The Future of Automotive Manufacturing: Moving Towards Digital Planning and Smart Manufacturing

Article by Niranjan Thiyagarajan, Frost & Sullivan

LONDON, Sept. 13, 2012 — (PRNewswire) — With tightening margins and fierce competition in the industry, automotive manufacturers are working heavily on optimising manufacturing processes in order to reduce costs and improve flexibility and time to market. The future of automotive manufacturing is likely to focus around key terms such as "Produce on demand", "Process Standardization & Integration" and "Integrated Logistics".

From the current processes used in manufacturing the industry is expected to move towards a Digital Planning/Manufacturing with the aim of increasing efficiency without having to add personnel on the floor. On the other hand, new technologies such as Magnesium Hot Forming, Liquid Hot Isostatic Pressing, or Plasma Spray Coating amongst others are expected to find increased usage. OEMs consider body in white and powertrain manufacturing to be most important for integrating innovative technologies and processes.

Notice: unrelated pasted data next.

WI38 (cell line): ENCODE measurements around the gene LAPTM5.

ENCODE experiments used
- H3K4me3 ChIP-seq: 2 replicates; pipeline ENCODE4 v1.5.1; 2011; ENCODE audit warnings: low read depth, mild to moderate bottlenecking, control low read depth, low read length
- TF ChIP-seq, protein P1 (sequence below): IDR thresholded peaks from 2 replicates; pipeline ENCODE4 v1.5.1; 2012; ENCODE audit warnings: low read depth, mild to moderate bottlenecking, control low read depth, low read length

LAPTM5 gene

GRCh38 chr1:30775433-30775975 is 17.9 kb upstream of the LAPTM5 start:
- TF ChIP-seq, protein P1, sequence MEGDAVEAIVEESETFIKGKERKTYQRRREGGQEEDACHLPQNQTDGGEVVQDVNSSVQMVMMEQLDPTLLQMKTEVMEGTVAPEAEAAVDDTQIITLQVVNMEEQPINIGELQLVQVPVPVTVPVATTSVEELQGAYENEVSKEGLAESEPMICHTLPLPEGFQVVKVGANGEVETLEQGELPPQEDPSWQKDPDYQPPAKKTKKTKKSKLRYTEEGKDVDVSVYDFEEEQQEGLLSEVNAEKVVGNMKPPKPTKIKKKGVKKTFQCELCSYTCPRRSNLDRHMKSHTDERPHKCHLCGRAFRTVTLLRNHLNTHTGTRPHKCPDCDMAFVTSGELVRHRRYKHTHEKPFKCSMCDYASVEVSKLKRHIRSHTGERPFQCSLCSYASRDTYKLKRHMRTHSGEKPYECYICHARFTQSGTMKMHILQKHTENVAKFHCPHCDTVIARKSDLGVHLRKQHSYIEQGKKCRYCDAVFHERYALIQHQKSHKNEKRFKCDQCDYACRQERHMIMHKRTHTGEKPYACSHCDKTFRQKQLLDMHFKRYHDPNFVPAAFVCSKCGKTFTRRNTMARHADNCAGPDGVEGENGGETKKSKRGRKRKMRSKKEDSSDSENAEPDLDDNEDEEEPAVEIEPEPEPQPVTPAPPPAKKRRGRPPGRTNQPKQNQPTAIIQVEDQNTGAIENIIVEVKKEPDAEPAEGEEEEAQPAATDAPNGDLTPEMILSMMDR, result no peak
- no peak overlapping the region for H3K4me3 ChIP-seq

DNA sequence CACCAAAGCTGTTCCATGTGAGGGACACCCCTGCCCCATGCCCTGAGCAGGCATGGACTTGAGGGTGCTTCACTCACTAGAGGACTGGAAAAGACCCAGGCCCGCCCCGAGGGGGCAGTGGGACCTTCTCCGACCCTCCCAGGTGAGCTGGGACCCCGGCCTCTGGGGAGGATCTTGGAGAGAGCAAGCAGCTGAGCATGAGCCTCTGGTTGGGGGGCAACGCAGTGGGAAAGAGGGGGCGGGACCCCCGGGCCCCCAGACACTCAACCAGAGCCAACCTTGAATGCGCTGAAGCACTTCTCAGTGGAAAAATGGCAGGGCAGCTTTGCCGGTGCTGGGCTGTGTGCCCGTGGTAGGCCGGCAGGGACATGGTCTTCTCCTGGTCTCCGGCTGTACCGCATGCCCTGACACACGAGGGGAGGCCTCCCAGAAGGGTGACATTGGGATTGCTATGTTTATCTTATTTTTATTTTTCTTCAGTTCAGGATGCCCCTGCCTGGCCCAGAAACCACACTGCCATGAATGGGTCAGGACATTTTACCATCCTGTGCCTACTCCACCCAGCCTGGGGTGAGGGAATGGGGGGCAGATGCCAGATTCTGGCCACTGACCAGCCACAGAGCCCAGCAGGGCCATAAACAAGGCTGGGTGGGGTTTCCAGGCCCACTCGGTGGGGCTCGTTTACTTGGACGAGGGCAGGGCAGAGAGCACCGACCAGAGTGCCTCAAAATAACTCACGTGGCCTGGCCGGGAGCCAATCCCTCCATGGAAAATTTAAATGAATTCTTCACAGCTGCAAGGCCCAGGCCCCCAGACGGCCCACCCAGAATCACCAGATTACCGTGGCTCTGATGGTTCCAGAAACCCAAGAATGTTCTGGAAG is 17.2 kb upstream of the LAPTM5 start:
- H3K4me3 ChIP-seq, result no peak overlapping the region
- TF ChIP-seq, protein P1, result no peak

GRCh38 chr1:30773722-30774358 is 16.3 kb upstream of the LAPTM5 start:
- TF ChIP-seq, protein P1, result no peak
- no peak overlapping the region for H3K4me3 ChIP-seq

Automotive manufacturers are continuously moving towards a greater degree of automation in the body assembly process. Robots can achieve higher levels of volumes and precision than their human counterparts. German OEMs for instance have achieved almost 95 per cent automation in the body in white assembly. One of the leading drivers for this shift is the safety of factory workers, as it reduces the risk of exposure to physical hazards.